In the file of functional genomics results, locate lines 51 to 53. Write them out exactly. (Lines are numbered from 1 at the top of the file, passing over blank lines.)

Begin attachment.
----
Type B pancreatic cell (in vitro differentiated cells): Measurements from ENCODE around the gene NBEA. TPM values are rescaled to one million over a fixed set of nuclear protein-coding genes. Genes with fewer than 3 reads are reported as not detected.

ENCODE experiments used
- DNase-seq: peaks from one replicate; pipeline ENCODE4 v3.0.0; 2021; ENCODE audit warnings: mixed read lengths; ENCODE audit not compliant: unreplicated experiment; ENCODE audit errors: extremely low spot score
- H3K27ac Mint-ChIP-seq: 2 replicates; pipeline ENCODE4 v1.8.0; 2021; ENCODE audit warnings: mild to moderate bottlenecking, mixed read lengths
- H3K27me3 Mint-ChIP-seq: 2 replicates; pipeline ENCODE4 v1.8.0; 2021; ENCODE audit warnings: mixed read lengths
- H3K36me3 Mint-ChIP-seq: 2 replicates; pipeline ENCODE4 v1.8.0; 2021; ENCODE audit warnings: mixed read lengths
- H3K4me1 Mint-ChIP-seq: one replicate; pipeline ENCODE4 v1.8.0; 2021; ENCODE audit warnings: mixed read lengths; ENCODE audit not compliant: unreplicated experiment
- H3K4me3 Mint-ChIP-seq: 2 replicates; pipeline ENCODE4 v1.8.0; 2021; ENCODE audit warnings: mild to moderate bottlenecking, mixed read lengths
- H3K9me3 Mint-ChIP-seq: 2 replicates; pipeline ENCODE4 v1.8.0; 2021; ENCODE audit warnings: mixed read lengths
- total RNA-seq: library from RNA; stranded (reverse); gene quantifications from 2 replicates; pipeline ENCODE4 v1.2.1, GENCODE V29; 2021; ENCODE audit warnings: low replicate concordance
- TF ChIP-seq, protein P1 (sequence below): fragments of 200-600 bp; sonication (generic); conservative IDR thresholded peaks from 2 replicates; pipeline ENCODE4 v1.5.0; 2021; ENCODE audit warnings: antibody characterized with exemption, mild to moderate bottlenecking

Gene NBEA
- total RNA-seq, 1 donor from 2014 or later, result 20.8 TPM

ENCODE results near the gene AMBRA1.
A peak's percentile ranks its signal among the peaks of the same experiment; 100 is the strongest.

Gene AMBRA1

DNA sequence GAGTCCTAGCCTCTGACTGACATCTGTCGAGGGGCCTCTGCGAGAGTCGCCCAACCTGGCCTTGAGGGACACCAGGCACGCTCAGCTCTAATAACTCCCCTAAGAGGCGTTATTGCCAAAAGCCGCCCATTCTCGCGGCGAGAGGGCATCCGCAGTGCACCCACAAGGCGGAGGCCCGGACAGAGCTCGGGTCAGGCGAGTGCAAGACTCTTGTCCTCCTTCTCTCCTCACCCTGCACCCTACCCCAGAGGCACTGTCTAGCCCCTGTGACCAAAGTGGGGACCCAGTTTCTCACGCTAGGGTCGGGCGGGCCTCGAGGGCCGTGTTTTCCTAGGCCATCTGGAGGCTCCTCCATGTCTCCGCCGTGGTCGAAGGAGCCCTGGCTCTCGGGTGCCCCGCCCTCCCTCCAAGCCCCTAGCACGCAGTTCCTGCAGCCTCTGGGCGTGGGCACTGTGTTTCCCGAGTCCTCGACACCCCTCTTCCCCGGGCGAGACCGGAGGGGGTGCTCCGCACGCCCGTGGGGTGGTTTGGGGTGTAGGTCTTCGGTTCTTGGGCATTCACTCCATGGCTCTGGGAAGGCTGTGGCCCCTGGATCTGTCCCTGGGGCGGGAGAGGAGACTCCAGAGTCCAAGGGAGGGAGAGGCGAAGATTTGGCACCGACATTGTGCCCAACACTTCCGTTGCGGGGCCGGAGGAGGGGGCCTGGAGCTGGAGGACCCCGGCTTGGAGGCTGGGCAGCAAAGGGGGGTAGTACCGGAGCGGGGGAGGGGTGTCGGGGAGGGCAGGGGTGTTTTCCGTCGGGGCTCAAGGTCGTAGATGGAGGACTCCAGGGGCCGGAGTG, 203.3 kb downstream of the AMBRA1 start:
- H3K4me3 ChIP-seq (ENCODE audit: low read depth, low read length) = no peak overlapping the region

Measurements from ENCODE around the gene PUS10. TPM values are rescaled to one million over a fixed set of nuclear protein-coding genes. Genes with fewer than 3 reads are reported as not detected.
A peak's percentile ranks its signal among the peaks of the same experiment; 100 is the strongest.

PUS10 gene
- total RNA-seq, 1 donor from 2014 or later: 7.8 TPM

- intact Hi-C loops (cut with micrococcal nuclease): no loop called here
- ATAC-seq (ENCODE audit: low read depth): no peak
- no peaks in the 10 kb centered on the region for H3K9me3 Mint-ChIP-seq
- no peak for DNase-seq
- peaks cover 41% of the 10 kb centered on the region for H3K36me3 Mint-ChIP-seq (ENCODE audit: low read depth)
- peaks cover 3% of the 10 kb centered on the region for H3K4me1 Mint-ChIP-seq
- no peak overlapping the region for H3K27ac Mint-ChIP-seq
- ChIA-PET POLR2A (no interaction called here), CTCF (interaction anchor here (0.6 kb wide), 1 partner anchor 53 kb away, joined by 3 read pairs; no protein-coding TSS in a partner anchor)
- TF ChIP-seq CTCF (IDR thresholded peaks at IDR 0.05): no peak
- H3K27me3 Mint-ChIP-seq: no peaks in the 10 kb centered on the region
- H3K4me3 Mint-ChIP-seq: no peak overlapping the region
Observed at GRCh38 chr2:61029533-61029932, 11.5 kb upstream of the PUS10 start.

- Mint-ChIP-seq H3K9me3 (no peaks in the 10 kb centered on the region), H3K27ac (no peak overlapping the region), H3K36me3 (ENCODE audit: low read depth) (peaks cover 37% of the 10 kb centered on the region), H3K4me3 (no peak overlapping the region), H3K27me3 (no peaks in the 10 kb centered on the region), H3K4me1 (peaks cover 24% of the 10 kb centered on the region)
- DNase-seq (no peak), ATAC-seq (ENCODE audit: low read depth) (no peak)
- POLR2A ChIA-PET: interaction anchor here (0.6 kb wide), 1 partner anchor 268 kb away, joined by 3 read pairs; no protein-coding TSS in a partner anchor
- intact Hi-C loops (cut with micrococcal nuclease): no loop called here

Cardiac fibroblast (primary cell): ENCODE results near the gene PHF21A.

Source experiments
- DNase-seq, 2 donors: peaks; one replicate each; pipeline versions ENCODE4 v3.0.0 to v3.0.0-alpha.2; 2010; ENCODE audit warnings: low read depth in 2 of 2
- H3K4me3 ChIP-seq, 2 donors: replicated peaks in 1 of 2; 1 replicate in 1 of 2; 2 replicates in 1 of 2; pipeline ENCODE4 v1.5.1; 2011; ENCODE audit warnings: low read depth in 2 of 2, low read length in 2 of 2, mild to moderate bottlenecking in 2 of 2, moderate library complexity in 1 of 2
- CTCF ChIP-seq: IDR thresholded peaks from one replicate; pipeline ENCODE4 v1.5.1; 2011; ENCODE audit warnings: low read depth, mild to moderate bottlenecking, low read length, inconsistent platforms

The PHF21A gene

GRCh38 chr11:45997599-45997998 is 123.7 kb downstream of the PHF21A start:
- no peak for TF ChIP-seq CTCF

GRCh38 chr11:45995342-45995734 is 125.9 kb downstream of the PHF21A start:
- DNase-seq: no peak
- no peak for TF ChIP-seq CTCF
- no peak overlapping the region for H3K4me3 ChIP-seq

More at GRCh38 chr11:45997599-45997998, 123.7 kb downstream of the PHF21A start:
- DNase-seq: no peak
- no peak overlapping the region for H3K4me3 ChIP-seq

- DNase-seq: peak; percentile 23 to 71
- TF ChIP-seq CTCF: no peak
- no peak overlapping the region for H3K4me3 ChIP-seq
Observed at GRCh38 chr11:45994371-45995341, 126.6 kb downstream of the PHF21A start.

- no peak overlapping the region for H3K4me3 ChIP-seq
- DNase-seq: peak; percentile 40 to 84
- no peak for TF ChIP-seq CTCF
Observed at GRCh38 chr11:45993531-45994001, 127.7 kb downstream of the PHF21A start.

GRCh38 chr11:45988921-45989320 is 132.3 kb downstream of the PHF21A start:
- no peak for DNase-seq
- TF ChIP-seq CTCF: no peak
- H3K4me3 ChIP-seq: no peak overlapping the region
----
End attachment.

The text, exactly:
More at GRCh38 chr11:45997599-45997998, 123.7 kb downstream of the PHF21A start:
- DNase-seq: no peak
- no peak overlapping the region for H3K4me3 ChIP-seq